Regulatory Logistics Delaying Launch of World Cotton Contract
From Cotton Grower Magazine – November 2014
We’ve all heard that good things come to those who wait.
That may also be the case with the proposed World Cotton Contract, now in its final stages of development by IntercontinentalExchange (ICE).
The contract, which has the blessings of the American Cotton Shippers Association (ACSA) and the International Cotton Association (ICA), is designed to work alongside and be complimentary with the longstanding No. 2 cotton contract. The No. 2 contract will maintain its current focus on U.S. grown cotton, while the new world contract will provide expanded growths of cotton from around the world and several new delivery points.
Yet launch of the new contract – originally set for late 2014 – has been postponed to early 2015 as ICE continues to sort through regulatory issues in Malaysia, which was targeted as one of the new delivery points, and procedural issues in the U.S.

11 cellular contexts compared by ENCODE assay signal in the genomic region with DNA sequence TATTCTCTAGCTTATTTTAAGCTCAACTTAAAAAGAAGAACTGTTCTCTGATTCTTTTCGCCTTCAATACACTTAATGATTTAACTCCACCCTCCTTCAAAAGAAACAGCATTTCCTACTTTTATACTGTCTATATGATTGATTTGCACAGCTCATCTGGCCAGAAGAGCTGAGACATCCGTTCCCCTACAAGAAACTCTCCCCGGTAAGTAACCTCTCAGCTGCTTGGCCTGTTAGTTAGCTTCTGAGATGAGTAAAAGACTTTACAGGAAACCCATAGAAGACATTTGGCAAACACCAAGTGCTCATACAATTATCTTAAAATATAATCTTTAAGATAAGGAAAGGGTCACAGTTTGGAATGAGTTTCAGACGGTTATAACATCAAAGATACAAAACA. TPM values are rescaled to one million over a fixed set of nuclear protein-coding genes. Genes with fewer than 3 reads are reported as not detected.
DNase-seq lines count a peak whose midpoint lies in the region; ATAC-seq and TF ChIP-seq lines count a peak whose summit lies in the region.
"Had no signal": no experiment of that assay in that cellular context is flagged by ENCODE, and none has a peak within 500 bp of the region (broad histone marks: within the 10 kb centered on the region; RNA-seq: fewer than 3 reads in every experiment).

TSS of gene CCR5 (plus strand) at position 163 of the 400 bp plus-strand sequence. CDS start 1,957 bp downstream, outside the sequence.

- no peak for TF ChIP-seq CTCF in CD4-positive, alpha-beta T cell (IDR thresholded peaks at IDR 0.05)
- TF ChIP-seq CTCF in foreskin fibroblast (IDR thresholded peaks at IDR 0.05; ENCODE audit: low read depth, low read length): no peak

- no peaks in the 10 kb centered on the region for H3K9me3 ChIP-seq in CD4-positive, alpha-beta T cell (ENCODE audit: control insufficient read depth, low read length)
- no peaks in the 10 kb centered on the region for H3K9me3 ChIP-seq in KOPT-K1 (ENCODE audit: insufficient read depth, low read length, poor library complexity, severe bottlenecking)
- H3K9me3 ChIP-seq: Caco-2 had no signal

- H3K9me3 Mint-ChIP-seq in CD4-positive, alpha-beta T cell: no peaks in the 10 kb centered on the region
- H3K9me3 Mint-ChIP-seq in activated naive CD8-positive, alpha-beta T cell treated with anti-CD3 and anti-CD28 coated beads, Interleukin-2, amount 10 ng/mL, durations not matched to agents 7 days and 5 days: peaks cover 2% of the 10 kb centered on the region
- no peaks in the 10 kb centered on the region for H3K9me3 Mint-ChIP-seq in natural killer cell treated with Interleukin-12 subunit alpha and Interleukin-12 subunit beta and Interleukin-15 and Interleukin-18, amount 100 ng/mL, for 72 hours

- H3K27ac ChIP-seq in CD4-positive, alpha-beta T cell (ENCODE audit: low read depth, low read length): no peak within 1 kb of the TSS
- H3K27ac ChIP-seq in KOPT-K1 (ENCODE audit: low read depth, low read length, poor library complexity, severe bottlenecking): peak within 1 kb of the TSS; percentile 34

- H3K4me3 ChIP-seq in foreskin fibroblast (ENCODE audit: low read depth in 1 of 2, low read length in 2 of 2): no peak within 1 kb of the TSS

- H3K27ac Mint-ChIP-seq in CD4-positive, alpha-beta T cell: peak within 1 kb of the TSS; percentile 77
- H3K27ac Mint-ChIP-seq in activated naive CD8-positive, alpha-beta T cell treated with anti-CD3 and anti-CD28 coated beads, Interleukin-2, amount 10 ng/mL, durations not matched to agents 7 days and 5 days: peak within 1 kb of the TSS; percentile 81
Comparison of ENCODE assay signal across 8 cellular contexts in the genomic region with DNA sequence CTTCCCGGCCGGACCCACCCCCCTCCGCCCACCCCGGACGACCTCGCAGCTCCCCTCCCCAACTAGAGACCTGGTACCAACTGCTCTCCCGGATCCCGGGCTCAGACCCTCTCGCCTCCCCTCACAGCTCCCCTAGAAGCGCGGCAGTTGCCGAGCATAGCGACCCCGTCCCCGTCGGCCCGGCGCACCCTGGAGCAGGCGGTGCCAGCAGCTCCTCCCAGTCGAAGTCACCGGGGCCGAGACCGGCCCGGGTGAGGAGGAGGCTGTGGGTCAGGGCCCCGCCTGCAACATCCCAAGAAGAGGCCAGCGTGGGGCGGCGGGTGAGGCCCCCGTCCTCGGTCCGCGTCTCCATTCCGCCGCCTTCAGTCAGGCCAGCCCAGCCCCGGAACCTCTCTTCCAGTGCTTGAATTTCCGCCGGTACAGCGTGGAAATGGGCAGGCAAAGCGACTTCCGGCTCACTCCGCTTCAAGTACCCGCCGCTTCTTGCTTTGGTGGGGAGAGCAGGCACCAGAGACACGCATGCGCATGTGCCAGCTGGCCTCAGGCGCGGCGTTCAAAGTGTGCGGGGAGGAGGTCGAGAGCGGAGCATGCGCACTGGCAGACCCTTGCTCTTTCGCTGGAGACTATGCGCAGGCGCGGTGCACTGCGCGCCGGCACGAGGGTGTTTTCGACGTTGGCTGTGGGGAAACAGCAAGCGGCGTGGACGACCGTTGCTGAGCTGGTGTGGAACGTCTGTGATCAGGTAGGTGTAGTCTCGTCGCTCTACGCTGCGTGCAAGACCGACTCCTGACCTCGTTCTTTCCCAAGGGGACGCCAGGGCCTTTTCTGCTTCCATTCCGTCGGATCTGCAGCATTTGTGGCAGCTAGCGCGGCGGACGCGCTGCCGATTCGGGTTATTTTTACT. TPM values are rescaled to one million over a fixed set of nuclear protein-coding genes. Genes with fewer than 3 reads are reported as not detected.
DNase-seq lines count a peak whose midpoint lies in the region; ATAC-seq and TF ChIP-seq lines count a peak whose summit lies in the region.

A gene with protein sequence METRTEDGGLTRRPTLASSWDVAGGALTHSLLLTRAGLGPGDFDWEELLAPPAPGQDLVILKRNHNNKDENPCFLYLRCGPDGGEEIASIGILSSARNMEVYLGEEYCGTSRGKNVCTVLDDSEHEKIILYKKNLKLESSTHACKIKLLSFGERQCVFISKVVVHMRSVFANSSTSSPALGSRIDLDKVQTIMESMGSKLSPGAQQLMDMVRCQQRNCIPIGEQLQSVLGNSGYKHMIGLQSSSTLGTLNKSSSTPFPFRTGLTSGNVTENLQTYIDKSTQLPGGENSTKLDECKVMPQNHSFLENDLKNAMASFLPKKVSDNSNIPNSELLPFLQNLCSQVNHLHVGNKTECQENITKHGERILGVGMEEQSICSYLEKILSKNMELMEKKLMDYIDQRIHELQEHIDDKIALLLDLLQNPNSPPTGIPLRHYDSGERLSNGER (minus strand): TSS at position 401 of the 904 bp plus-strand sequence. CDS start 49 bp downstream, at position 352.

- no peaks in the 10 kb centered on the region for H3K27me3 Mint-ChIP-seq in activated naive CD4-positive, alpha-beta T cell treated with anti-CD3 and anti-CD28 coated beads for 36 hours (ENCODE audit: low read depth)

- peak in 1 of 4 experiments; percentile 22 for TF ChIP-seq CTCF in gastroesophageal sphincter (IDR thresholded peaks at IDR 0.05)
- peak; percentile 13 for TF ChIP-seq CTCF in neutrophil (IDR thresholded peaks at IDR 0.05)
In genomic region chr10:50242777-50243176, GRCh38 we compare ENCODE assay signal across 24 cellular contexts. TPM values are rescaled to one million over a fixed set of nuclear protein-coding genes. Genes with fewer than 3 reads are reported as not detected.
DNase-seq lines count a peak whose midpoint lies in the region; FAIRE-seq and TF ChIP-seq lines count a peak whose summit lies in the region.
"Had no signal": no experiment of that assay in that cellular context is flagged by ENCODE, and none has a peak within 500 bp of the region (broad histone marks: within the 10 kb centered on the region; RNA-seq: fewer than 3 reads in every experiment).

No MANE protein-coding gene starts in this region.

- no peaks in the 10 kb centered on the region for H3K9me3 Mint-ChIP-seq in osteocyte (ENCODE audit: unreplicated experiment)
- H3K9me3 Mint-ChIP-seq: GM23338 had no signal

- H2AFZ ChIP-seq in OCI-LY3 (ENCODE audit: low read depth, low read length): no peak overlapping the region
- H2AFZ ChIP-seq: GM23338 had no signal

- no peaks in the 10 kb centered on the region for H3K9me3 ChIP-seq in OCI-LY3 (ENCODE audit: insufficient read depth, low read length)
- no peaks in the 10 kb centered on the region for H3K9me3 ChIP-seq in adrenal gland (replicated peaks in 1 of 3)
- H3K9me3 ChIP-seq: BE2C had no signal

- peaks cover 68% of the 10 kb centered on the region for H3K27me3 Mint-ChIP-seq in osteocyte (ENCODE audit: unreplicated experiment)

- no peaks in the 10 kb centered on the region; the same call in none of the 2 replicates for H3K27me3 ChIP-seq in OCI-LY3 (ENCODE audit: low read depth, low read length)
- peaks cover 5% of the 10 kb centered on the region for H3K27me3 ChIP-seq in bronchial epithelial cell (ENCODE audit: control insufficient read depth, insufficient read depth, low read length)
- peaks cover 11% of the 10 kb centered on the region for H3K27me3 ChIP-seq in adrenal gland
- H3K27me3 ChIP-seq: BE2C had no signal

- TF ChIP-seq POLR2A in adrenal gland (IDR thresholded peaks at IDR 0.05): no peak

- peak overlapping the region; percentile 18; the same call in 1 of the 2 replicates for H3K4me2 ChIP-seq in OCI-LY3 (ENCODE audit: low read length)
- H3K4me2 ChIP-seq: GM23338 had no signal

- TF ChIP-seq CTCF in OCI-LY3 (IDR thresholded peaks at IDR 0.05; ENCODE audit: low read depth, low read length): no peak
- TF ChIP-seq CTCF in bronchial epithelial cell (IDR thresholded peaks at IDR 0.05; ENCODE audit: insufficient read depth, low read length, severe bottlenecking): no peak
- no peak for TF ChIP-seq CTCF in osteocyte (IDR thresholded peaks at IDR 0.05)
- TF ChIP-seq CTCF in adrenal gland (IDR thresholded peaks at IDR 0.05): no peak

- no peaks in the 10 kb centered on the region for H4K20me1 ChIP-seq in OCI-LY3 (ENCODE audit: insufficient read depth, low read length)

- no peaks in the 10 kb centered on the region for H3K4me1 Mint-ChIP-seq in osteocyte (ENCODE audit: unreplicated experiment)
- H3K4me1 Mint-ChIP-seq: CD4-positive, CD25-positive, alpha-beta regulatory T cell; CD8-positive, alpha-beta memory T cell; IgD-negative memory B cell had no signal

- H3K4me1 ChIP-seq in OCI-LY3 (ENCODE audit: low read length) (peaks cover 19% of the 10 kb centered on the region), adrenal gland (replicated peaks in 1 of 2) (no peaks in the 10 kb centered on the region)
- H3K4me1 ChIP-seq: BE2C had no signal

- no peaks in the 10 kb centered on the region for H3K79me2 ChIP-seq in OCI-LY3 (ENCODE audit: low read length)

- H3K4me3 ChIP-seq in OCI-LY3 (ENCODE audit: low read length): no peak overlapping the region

According to a recent Reuters report, Tim Barry, ICE Futures vice president of product development, presented an update during the ICA annual meeting in Dubai in October. He noted that Malaysia is set to announce changes to its agricultural import rules in January, and those changes could impact the country’s involvement.
“If Malaysia remains workable, we will include it,” he stated. “If not, we have to look at additional delivery points.” He indicated that Taiwan and Sri Lanka may be possible alternatives or additions.
As part of the ongoing program development, ICE is also seeking congressional action to remove a legal issue regarding listing in the United States. According to the Reuters report, under the U.S. Cotton Futures Act, only USDA is allowed to class cotton for delivery. When the Act was written, of course, there was no discussion or conception of a global contract.
“We very much want to keep the contract in the U.S. for a variety of reasons,” said Barry, although ICE does have other listing options for the contract in mind.